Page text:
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Living in a civilised society can often feel like a mixed blessing. On the one hand, we benefit from no end of luxuries and conveniences that we wouldn’t otherwise have had, but we do give up a certain degree of freedom to get those conveniences. Anyone who has tried to have a large extension built on their home will likely be able to attest to that. And, while the positives of civilisation greatly outweigh the negatives, those negatives can sometimes feel oppressive.
Electrical work is one area where we are often restricted in what we can do, even on our own property. Of course, there are perfectly valid reasons for this (more on that in a moment) but it can make knowing what you can and can’t do with your electrical systems difficult. Certain things are required by law to only be done by a certified electrician, whereas with other things, you are just advised to have an electrician take care of it for you.
Given the nature of electricity—especially in the amount that is delivered to a typical home—and the danger it poses, there is a strong argument to be made that you should have a qualified electrician take care of any electrical work regardless of what the law says. Still, we understand that people like to do things for themselves wherever possible.
So, do you need an electrician to move your power points around in your own home? The answer is; it depends.
In the UK you are legally allowed to carry out some “minor” electrical work yourself, without calling on a certified expert to do it for you. The thing is, there is some room for interpretation over what constitutes minor electrical work. For example, you are allowed to move outlets a “short” distance, but official regulations are a bit vague on how short is short!
The next area we will touch on that is not clear-cut is the matter of the work itself. Technically speaking, you do not need a qualified electrician to do any electrical work. The kind of work that the law speaks to just needs certifying by a qualified electrician, but it doesn’t have to be carried out by that electrician.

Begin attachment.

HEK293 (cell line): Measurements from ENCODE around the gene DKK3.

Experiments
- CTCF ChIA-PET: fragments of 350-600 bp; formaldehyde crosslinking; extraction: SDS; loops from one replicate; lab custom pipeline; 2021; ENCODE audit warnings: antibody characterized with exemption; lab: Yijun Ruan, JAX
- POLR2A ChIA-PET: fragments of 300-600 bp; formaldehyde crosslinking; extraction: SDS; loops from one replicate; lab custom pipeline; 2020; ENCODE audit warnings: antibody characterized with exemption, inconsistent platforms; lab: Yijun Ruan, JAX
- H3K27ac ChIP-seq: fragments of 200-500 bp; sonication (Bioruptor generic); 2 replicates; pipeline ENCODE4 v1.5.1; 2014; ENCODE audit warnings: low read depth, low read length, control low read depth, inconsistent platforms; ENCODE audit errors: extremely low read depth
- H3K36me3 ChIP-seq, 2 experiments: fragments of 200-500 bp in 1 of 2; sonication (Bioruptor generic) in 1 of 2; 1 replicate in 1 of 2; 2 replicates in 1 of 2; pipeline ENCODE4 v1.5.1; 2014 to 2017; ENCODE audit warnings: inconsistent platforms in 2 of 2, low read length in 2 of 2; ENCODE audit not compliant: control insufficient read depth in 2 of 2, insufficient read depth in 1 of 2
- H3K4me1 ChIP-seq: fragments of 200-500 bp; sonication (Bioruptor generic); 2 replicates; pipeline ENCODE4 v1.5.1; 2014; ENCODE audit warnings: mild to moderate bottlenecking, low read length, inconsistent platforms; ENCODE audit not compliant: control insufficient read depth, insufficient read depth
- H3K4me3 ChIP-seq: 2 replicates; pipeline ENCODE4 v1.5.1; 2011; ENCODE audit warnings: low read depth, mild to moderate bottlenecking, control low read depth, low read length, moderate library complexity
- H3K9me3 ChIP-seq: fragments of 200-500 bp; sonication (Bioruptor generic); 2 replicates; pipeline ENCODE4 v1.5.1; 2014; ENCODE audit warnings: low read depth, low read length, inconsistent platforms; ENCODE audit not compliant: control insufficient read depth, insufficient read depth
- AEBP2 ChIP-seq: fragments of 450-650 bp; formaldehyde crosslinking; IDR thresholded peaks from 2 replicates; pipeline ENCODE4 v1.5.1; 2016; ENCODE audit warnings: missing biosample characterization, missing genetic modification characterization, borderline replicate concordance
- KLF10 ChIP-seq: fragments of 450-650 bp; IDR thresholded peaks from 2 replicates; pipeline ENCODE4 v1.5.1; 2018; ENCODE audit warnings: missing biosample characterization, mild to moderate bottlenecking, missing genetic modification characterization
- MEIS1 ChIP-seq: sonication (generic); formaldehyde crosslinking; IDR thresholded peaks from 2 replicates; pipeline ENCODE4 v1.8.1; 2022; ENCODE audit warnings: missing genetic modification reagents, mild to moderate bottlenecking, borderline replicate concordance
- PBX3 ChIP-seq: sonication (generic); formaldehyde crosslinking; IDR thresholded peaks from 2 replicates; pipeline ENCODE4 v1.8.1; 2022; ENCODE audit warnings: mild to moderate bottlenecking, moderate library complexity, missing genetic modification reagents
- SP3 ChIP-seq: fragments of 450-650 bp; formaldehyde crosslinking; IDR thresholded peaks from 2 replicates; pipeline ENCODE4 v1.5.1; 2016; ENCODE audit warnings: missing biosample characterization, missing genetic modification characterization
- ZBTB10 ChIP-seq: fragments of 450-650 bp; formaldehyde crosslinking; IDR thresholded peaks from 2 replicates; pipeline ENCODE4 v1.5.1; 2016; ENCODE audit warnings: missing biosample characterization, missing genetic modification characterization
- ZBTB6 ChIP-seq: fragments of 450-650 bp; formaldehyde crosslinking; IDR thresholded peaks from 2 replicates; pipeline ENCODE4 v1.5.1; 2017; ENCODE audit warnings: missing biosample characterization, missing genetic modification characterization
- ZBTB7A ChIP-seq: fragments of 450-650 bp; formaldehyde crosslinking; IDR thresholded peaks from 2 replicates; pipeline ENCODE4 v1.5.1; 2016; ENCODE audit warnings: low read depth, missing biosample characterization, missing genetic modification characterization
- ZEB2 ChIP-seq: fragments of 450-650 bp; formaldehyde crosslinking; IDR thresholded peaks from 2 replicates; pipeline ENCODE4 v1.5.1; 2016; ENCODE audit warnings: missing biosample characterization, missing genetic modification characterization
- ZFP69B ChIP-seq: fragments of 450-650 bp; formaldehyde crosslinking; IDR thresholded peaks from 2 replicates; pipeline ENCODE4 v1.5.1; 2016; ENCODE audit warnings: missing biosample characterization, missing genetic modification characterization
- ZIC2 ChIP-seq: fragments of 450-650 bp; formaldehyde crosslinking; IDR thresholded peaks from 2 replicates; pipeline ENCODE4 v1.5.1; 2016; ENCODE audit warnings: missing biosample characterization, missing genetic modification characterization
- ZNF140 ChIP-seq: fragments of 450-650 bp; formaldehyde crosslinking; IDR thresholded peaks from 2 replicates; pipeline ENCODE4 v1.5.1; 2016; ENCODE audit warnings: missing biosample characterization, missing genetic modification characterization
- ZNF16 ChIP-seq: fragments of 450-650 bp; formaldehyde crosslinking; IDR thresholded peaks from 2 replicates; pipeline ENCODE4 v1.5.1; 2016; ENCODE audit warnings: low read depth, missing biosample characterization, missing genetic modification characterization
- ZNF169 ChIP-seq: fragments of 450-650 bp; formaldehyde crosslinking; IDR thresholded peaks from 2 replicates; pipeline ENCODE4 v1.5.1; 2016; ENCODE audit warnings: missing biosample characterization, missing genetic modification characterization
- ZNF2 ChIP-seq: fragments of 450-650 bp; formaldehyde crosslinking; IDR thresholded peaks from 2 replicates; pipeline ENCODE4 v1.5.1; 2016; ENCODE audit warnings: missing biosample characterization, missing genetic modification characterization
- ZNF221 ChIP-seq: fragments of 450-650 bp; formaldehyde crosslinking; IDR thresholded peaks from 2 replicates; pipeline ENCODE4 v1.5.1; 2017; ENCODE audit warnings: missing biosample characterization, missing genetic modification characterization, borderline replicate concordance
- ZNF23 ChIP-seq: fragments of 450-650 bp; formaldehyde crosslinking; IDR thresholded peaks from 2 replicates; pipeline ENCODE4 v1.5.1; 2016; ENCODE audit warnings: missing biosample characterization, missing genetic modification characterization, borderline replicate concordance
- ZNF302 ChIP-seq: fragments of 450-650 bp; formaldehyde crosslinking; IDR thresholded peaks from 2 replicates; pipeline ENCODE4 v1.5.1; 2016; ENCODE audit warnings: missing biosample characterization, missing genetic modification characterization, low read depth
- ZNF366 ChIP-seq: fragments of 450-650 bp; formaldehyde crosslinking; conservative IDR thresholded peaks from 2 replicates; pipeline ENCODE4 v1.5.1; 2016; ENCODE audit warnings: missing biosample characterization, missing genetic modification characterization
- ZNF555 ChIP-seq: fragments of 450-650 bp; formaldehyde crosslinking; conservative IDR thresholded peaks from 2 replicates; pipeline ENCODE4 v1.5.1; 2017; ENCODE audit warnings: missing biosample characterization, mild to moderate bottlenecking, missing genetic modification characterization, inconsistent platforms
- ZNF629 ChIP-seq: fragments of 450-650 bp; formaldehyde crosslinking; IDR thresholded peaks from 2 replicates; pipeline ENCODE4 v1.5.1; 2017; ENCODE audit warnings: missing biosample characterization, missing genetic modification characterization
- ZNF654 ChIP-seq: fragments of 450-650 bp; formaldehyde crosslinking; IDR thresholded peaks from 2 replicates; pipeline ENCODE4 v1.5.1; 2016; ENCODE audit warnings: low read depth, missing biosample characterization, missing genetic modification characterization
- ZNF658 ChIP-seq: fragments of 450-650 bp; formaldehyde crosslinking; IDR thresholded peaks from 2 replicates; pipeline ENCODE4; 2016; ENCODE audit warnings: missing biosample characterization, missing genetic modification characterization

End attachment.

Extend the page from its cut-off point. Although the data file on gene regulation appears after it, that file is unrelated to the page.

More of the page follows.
But, before you get it into your head to go and find an electrician willing to sign off on your DIY electrical work for a relatively low price, you should be aware that many electricians won’t do this for larger jobs. There is undoubtedly an element of wanting to push people to hire them to do the work rather than do it themselves, but there is also the matter of their own livelihood, as certifying unsafe electrical work would have serious repercussions for them.
We would hope that if you’re considering doing your own electrical work, you would know the answer to this, but for those who are perhaps reading this out of idle curiosity, the main reasons for the highly restrictive nature of electrical work are safety and convenience.
The latter of those is the least severe, but can have the widest impact. If you do something drastically wrong, and it causes a power outage in your local area, you could be inconveniencing a lot of people.
The other reason—safety—is, of course, the bigger concern. Faulty electrical work can be a major safety risk, resulting in injury and even fatalities. It can also cause electrical fires, which have the potential to spread and affect people outside your property.
The main takeaway here is that, while the regulation around electrical work is largely for your own benefit, there is also a great deal of it concerned with keeping other people safe from the fallout of potentially shoddy workmanship.
In terms of home outlets, you are unlikely to find much beyond a standard three-pin 230 volt outlet. This type of socket is known as type G. Some homes will also have a 115 volt European socket, often in the bathroom, which is primarily used for things like charging electric toothbrushes. There are other sockets with more substantial uses, such as 115 volt IP44 blue sockets, and three-phase sockets that are mostly found in industrial settings.
#1 Cut the Power